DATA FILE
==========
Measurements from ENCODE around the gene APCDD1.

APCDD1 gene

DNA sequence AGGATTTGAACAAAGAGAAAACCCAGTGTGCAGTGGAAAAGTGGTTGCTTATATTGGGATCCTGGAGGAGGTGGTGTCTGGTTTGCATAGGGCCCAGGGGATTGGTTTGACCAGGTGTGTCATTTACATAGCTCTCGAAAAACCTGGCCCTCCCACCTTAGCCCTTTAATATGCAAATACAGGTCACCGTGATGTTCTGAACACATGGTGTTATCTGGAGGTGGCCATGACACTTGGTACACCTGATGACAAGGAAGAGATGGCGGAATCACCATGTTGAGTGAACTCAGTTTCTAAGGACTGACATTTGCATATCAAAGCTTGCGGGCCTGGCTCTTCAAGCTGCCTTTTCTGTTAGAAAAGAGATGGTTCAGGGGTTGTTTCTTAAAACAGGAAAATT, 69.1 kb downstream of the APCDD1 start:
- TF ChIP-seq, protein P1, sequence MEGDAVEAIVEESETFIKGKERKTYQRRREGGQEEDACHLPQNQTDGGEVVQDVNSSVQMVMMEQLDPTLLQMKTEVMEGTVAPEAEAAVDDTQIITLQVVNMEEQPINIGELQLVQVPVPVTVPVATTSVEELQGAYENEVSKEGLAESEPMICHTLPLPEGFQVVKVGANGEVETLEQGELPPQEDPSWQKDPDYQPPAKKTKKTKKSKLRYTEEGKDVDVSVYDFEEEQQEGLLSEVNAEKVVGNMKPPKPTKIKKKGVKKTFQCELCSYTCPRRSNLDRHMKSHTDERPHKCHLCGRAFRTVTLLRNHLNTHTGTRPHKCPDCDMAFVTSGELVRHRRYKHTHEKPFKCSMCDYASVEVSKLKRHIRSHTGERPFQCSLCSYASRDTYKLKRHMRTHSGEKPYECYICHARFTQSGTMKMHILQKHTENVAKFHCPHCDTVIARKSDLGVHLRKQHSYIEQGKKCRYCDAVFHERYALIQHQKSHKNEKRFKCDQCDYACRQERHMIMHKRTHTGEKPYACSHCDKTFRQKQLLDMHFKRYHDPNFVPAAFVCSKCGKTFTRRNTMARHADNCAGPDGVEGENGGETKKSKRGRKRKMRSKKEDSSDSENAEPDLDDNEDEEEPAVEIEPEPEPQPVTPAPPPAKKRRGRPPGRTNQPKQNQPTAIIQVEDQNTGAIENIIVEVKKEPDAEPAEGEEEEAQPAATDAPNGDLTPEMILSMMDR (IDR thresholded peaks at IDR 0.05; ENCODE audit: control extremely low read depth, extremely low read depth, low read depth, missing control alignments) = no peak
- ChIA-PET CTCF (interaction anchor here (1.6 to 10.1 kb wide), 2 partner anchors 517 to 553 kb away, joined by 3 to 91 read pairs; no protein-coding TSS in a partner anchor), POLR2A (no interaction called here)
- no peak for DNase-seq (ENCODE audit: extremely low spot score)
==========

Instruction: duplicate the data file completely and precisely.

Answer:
Measurements from ENCODE around the gene APCDD1.

APCDD1 gene

DNA sequence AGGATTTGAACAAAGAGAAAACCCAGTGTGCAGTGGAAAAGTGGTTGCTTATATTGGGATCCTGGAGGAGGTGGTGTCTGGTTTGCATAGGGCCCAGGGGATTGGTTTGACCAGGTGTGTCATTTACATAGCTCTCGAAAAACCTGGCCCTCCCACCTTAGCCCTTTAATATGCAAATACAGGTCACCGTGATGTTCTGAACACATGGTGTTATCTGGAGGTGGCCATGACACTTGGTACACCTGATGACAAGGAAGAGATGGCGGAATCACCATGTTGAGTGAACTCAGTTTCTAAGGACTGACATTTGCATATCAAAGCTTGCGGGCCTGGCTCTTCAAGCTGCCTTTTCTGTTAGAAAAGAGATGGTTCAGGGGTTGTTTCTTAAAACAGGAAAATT, 69.1 kb downstream of the APCDD1 start:
- TF ChIP-seq, protein P1, sequence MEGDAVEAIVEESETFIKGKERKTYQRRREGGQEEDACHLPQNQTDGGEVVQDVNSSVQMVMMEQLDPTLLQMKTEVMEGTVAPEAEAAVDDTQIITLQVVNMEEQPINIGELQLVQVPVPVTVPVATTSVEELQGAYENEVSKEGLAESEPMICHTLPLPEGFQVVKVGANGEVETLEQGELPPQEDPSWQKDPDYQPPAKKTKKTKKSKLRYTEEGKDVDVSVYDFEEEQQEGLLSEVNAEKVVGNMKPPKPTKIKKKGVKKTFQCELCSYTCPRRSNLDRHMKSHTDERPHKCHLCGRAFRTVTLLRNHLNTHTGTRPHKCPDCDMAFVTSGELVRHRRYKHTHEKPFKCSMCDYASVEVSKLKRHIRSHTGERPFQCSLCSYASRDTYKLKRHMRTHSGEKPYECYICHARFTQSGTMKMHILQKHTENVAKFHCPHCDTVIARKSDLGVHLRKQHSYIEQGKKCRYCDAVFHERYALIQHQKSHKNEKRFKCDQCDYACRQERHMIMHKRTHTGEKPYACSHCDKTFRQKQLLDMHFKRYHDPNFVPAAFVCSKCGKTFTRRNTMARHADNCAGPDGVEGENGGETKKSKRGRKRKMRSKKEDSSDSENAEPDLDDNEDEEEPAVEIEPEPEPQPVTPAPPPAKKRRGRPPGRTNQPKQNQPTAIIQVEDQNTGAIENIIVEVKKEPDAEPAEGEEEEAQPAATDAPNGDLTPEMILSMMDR (IDR thresholded peaks at IDR 0.05; ENCODE audit: control extremely low read depth, extremely low read depth, low read depth, missing control alignments) = no peak
- ChIA-PET CTCF (interaction anchor here (1.6 to 10.1 kb wide), 2 partner anchors 517 to 553 kb away, joined by 3 to 91 read pairs; no protein-coding TSS in a partner anchor), POLR2A (no interaction called here)
- no peak for DNase-seq (ENCODE audit: extremely low spot score)